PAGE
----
The cost of Medicare in the 2021 enrollment year depends on whether or not a person paid taxes throughout their employment. For many people, Medicare Part A is free.
However, those who had Medicare in 2020 will see a price increase in 2021 for deductibles and Part B premiums.
This article will break down what to expect from Medicare premiums and out-of-pocket costs in 2021.
We may use a few terms in this piece that can be helpful to understand when selecting the best insurance plan:
- Deductible: This is an annual amount that a person must spend out of pocket within a certain time period before an insurer starts to fund their treatments.
- Coinsurance: This is a percentage of a treatment cost that a person will need to self-fund. For Medicare Part B, this comes to 20%.
- Copayment: This is a fixed dollar amount that an insured person pays when receiving certain treatments. For Medicare, this usually applies to prescription drugs.
The premium is the amount a person pays for Medicare each month. Medicare Advantage plans and Medigap policies also charge a premium.
The sections below will cover the Medicare premium costs for 2021.
Some people do not pay a monthly premium for Medicare Part A. Medicare collects taxes from a person’s pay throughout their working life.
The eventual fee a person will pay for Medicare Part A depends on how many quarters they worked.
Those who worked more than 40 quarters in their lifetime while paying Medicare taxes receive a $0 premium. Most people qualify for premium-free Medicare Part A.
If a person worked 30–39 quarters during their lifetime, their monthly premium for 2021 is $259. Those who did not work for at least 30 quarters pay $471 per month for Part A in 2021.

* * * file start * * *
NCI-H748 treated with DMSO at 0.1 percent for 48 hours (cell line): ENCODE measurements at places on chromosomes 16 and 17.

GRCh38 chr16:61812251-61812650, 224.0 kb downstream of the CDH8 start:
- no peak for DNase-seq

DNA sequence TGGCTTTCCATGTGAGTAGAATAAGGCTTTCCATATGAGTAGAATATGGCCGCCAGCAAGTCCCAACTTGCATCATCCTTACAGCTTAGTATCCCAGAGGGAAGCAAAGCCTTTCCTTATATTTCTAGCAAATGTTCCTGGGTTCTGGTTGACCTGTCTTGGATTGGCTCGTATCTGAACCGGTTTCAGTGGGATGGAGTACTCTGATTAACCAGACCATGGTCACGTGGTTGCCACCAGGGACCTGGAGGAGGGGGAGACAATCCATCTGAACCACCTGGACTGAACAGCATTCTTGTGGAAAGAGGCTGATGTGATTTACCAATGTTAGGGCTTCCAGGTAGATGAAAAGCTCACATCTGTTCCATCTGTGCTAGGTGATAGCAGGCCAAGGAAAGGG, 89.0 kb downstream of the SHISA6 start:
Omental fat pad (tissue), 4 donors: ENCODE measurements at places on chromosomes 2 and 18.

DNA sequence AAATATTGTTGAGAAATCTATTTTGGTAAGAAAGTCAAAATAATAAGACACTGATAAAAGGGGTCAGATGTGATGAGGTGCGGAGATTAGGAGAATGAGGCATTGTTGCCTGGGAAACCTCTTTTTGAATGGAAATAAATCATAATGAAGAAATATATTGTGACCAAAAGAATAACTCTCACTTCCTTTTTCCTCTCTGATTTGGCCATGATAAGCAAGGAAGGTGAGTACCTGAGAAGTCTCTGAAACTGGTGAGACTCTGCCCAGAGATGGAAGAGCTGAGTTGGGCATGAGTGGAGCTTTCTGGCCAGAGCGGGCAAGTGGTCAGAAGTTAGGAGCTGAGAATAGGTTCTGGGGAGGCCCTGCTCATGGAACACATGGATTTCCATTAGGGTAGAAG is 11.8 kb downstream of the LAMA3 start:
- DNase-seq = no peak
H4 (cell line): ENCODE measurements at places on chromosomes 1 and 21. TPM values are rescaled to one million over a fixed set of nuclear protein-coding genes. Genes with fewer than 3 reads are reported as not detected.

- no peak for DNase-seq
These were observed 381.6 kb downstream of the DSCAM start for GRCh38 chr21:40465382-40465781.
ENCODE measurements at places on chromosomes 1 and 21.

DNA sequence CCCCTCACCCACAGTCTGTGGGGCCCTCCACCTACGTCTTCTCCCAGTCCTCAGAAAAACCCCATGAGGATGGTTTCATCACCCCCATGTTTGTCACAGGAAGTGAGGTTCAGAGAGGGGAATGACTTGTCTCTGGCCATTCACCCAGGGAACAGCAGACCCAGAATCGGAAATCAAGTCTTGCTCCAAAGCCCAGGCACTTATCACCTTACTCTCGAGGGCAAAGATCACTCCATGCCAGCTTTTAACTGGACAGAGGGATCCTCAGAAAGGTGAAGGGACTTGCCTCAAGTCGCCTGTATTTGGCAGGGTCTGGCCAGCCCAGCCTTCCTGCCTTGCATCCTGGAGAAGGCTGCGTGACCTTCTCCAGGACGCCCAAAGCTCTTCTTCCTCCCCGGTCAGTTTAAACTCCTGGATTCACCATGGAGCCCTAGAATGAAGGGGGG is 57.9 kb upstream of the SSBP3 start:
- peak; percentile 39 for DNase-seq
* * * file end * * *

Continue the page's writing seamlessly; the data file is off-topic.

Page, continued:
Medicare Part B also requires a monthly premium. Medicare Part B bases the monthly cost on income. Therefore, people from different income brackets pay varying premiums.
In 2021, the standard Part B premium is $148.50 per month if a person’s income is $88,000 or less. This is an increase from $144.60 in 2020.
The Medicare Part B premium costs more for those who have a higher income. Medicare assigns premium increases for Part B in the following ways:
|Individual yearly income||Monthly premium fee|
|$500,001 or above||$504.90|
Medicare Part D covers prescription drugs. Private companies administer Part D plans, so the cost of Medicare Part D varies depending on the plan a person chooses.
Monthly premiums also vary based on income. People with higher incomes pay more for Part D premiums. To determine the monthly cost, Medicare uses adjusted gross income from tax returns from 2 years before a person signs up.
People who have an income above the limit Medicare sets pay an adjusted monthly fee in addition to their plan premium.
Medicare Part C, or Medicare Advantage, is a privately administered plan that bundles together parts A, B, and sometimes D. Learn more about it here.
An insured person needs to pay out-of-pocket expenses for healthcare before Medicare provides any benefits. These include deductibles, coinsurances, and copayments.
In 2021, the following out-of-pocket expenses apply:
- A $1,484 inpatient hospital deductible for Part A. This covers the first 60 days of an inpatient hospital stay. After that, out-of-pocket expenses include $371 per day from days 61–90. After 90 days, the copay increases to $742 per day during 2021.